How to Use the Power Meter Correctly

Like any tool, a PM is only as good as your understanding of how to use it. The first step to using a PM is what is called a functional threshold power (FTP) test. There are many ways to perform this test, but perhaps the easiest is the twenty-minute test:

 

The goal of the test is a sustained twenty-minute effort. This is as close to all-out as you can make it. I suggest performing this on a trainer to eliminate the risks of going all-out on open roads or having red lights mess up your test.

 

  1. Warm up for ten to twenty minutes.
  2. Perform 4 x one-minute hard efforts to prepare the body for the high intensity to come, resting three minutes between each.
  3. Start the test at a sustainable pace, gradually building over the first five minutes.
  4. With five minutes to go absolutely floor it, leaving nothing in the tank.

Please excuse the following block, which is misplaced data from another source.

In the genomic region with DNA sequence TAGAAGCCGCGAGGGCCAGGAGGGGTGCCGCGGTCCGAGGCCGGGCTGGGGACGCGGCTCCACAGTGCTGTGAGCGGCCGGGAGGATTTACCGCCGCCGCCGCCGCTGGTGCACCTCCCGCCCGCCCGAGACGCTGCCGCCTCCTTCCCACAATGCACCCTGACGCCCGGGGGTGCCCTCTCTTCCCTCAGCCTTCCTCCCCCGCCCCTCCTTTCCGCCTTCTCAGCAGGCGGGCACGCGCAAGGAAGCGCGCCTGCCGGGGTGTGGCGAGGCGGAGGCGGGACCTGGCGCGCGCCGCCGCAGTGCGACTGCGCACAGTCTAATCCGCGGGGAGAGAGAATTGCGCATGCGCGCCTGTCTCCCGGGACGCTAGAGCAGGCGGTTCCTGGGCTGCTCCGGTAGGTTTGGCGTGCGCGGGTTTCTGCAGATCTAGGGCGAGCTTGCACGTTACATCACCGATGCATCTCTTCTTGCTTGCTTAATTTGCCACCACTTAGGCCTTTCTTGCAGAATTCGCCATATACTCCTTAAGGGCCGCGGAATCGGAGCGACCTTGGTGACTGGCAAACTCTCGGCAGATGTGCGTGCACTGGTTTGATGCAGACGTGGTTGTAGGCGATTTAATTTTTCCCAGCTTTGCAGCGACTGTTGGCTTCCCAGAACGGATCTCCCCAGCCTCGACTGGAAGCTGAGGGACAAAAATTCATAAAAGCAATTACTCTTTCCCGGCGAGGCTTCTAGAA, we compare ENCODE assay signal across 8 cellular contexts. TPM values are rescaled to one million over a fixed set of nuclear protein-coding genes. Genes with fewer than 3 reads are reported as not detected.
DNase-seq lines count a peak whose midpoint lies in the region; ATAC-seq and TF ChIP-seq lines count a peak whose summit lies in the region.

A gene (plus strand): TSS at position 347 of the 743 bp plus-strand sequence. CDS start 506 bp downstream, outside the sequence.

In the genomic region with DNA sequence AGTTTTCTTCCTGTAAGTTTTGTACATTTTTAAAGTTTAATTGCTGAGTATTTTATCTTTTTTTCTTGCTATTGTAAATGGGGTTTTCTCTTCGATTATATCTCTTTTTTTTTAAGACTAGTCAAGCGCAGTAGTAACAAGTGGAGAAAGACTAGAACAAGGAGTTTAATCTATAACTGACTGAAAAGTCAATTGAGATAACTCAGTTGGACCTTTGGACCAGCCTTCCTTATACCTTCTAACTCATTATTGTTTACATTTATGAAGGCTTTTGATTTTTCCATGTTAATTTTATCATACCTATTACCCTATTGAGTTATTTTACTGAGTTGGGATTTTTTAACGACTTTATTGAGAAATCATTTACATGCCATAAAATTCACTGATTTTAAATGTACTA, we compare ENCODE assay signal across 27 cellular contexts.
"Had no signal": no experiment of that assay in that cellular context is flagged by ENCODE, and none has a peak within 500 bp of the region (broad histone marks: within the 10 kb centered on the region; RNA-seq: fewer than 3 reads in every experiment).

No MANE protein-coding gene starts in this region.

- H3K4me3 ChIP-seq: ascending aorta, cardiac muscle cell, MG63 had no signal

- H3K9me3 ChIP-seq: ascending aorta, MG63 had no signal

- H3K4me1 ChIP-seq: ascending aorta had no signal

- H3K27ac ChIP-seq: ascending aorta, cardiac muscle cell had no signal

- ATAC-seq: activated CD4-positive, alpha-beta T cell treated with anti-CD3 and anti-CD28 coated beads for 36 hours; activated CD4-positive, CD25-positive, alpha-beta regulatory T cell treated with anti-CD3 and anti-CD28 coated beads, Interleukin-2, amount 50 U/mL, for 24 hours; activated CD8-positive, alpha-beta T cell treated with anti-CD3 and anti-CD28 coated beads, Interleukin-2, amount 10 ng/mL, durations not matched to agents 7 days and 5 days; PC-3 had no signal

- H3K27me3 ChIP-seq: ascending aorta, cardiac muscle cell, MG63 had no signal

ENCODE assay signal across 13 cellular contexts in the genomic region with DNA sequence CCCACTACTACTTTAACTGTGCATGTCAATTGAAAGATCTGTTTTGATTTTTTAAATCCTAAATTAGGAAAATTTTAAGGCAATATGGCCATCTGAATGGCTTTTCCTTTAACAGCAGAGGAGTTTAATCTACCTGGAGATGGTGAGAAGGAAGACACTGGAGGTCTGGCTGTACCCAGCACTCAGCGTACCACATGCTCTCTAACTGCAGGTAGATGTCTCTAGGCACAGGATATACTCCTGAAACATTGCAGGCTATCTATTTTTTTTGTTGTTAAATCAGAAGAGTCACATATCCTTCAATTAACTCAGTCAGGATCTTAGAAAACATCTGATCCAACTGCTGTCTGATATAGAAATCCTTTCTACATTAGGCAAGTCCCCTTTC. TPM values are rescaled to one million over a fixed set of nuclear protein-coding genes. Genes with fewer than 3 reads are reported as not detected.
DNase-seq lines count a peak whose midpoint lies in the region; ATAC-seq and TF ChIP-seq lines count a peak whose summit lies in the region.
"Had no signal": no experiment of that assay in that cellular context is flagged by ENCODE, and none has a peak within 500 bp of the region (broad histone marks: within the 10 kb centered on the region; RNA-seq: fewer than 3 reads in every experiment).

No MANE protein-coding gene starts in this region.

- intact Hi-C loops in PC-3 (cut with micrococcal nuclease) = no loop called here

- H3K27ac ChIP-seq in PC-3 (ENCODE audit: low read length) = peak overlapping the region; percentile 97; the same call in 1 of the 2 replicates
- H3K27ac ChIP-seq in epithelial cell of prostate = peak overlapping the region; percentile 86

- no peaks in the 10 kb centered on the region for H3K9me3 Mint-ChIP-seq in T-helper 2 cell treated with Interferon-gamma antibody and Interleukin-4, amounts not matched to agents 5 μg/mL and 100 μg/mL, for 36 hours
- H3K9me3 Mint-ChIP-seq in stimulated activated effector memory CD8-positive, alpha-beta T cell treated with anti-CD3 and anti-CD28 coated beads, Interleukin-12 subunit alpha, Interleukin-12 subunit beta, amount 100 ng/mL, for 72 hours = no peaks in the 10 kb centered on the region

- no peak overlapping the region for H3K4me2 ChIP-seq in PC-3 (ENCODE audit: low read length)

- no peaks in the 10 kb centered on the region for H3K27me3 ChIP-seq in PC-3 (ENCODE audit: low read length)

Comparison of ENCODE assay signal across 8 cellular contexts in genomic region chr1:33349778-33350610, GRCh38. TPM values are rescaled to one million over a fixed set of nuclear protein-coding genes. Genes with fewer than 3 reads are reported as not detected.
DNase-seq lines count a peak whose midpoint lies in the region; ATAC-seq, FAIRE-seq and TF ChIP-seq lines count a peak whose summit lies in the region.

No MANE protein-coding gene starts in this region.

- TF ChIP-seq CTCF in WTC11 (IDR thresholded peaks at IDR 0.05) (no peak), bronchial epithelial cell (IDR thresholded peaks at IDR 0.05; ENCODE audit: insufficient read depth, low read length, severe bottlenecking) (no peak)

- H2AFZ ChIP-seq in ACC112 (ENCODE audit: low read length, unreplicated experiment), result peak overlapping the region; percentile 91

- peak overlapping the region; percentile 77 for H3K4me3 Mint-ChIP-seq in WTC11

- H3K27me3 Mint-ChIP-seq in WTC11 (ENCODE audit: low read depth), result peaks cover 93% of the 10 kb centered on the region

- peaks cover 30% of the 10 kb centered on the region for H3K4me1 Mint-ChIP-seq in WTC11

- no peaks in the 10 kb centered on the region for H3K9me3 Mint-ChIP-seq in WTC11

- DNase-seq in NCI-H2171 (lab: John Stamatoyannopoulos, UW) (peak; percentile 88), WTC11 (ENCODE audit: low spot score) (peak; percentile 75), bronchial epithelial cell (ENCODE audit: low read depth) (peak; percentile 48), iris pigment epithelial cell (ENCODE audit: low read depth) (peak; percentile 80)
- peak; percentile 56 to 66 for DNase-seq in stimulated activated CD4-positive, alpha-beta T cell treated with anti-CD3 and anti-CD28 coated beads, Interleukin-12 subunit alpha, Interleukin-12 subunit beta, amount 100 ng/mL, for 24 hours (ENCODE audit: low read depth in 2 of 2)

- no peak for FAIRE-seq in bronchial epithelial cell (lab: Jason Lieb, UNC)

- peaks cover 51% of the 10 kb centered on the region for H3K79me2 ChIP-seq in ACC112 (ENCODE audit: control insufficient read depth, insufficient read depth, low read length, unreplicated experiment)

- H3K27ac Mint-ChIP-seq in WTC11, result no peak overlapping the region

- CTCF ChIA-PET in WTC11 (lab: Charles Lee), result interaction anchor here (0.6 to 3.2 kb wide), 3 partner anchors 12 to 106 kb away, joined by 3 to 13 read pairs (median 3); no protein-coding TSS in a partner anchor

This test is actually slightly above your FTP as the full test is a sixty-minute effort. To use this test as your FTP number, multiply it by a factor of 92-95%. (Meaning that a result of 200W would give you an FTP of 184).

 

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What Your Test Results Mean

For cyclists, knowing how much effort you can sustain for a given time is crucial when trying to decide whether to make a breakaway or not. But when cyclists cross the line, they are done and can go and have a massage. Triathletes need to change shoes and begin the final leg of the race at this point. So not only is FTP a good way to measure how hard you can sustainably ride, but it also helps you determine how hard you can ride and still run effectively afterward.

 

The basics for using FTP in long races is that an Ironman bike will be ridden at 70-80% of FTP for the fast biker (sub-five hours for the 180km/112mi ride), while a more mid-pack rider will ride at 60-70% (five to six-hour rides). Anything much over this and there will be a lot of walking during the marathon. For shorter races such as half-iron distance you can add anywhere from 5-8% to figure how hard you can go.